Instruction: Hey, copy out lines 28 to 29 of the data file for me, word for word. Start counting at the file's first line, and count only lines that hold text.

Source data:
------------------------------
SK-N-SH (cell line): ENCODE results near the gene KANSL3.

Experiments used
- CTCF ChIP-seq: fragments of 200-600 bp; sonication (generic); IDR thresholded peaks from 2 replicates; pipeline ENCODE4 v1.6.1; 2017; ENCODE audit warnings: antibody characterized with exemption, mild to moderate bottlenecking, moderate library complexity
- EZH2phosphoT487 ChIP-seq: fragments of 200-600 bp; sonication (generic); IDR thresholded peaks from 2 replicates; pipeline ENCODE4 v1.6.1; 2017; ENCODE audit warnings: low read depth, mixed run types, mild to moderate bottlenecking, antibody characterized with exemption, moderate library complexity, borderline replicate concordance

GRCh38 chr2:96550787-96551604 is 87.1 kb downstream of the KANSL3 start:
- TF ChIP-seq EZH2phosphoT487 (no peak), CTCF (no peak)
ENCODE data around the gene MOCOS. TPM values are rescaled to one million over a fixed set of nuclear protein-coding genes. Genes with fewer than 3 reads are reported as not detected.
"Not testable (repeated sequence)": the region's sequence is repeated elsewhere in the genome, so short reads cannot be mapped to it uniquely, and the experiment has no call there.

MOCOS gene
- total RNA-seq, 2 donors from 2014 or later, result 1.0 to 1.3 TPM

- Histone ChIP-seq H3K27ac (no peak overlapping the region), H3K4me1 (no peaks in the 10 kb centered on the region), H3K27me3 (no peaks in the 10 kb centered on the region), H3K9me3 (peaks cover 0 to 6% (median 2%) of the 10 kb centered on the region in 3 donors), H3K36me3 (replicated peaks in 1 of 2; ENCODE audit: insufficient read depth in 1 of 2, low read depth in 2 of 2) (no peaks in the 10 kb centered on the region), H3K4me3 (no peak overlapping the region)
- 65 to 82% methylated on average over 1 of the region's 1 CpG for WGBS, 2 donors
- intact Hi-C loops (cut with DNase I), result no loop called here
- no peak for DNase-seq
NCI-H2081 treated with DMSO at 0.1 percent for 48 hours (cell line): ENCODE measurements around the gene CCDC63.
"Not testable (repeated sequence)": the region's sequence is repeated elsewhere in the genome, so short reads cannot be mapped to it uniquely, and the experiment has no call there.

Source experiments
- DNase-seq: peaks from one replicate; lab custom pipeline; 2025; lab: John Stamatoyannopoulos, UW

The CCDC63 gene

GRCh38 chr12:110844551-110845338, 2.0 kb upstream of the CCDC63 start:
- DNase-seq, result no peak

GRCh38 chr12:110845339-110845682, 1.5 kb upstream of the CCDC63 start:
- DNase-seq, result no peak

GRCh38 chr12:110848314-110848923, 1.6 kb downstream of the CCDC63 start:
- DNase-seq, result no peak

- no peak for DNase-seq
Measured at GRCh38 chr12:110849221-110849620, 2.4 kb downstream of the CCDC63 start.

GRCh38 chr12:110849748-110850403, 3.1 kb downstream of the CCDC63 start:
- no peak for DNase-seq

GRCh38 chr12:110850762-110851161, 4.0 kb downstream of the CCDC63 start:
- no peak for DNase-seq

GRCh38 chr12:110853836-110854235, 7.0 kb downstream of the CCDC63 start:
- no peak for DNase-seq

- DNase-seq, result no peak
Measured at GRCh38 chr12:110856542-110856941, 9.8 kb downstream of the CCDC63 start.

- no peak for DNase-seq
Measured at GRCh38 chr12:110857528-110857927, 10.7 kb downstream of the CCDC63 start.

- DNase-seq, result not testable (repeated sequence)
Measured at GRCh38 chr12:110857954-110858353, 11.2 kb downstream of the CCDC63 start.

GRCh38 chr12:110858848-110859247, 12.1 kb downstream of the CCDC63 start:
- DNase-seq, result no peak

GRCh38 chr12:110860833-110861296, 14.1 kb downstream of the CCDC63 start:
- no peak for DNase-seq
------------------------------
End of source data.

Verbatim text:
GRCh38 chr12:110849748-110850403, 3.1 kb downstream of the CCDC63 start:
- no peak for DNase-seq